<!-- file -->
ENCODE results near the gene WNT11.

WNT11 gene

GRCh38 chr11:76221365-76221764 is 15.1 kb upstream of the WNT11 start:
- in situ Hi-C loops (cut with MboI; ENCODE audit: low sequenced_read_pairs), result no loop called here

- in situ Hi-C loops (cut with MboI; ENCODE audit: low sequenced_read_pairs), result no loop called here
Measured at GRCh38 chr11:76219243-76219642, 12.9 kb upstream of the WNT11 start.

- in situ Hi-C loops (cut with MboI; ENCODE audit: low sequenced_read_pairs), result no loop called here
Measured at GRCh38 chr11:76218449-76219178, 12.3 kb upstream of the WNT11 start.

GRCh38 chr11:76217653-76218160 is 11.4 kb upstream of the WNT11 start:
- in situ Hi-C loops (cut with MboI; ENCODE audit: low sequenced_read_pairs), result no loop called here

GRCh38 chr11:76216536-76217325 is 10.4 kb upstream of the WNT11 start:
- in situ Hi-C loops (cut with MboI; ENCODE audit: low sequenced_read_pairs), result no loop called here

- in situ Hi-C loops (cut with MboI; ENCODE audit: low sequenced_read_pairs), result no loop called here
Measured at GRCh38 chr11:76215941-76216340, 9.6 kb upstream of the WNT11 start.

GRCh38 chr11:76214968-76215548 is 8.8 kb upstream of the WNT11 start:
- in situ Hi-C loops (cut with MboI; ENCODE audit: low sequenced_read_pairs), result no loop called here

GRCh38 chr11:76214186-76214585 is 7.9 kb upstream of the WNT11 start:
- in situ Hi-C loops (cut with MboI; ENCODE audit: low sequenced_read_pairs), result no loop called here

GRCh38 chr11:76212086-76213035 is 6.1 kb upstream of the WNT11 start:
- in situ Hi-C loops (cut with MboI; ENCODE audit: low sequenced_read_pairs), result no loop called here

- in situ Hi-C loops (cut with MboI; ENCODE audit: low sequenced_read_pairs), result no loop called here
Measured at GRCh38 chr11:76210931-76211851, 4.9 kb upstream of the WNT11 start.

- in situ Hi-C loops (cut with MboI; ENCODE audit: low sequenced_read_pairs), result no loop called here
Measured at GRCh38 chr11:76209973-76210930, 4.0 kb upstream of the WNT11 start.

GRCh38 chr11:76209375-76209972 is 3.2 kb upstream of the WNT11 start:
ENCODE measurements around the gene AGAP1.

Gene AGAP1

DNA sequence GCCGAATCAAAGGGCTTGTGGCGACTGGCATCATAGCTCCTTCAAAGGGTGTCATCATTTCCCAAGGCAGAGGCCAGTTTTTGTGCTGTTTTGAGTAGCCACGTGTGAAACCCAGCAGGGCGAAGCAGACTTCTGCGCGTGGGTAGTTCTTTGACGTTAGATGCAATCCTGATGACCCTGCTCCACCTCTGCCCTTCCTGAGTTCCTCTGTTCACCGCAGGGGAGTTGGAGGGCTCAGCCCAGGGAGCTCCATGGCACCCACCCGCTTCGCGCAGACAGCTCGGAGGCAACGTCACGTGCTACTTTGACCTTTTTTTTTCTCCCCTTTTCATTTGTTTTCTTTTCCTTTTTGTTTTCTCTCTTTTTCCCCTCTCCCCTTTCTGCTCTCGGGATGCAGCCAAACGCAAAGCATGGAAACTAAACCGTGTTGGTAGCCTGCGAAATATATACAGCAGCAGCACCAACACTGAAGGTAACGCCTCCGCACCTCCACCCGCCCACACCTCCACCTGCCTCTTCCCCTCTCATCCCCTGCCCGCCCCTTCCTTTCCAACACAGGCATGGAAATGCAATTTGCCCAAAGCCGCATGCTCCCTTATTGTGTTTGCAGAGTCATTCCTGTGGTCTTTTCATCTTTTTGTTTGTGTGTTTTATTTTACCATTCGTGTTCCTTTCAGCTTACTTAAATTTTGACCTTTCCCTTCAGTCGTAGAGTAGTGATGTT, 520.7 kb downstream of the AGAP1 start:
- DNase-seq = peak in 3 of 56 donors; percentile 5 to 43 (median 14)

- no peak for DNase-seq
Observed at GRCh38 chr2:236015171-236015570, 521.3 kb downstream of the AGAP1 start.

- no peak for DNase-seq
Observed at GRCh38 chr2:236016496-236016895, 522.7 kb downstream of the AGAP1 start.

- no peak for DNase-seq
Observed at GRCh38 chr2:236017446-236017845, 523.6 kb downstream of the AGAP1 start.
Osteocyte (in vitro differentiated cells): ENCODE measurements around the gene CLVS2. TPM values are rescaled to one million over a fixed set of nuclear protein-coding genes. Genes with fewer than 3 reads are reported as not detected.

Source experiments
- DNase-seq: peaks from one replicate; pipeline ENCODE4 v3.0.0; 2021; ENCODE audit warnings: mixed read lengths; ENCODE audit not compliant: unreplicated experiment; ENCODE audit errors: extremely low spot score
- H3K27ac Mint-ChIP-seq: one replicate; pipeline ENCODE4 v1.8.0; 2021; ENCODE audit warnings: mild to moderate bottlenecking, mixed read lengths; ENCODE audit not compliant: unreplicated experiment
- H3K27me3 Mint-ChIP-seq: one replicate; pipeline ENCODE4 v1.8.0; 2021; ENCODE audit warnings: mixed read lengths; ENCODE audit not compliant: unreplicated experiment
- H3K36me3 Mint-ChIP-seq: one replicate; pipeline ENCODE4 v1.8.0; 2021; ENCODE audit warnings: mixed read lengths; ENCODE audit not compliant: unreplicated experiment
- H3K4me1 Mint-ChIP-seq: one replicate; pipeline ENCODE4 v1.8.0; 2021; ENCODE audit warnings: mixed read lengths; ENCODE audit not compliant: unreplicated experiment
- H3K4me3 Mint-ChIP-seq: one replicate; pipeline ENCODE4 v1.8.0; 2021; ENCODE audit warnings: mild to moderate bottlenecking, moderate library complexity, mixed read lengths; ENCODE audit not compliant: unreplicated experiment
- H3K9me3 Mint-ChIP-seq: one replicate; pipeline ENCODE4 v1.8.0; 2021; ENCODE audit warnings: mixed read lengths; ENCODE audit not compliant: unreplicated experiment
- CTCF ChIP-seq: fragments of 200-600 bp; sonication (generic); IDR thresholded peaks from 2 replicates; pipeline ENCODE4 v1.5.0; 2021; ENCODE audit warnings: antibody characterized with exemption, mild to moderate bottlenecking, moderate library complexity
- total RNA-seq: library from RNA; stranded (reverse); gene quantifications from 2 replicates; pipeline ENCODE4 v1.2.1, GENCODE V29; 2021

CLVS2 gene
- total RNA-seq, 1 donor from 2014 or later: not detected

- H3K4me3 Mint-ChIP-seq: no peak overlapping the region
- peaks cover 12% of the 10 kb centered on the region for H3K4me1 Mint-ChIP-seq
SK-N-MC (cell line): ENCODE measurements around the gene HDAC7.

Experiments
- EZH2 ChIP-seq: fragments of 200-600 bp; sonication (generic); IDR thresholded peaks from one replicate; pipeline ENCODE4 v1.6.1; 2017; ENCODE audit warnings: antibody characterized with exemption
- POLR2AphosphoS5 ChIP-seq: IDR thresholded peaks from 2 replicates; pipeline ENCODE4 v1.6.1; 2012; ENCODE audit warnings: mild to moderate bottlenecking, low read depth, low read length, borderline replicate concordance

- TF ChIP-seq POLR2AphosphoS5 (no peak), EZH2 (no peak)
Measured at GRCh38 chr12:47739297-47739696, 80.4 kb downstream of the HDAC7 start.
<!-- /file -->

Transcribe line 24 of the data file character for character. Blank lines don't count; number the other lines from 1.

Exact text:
Measured at GRCh38 chr11:76209973-76210930, 4.0 kb upstream of the WNT11 start.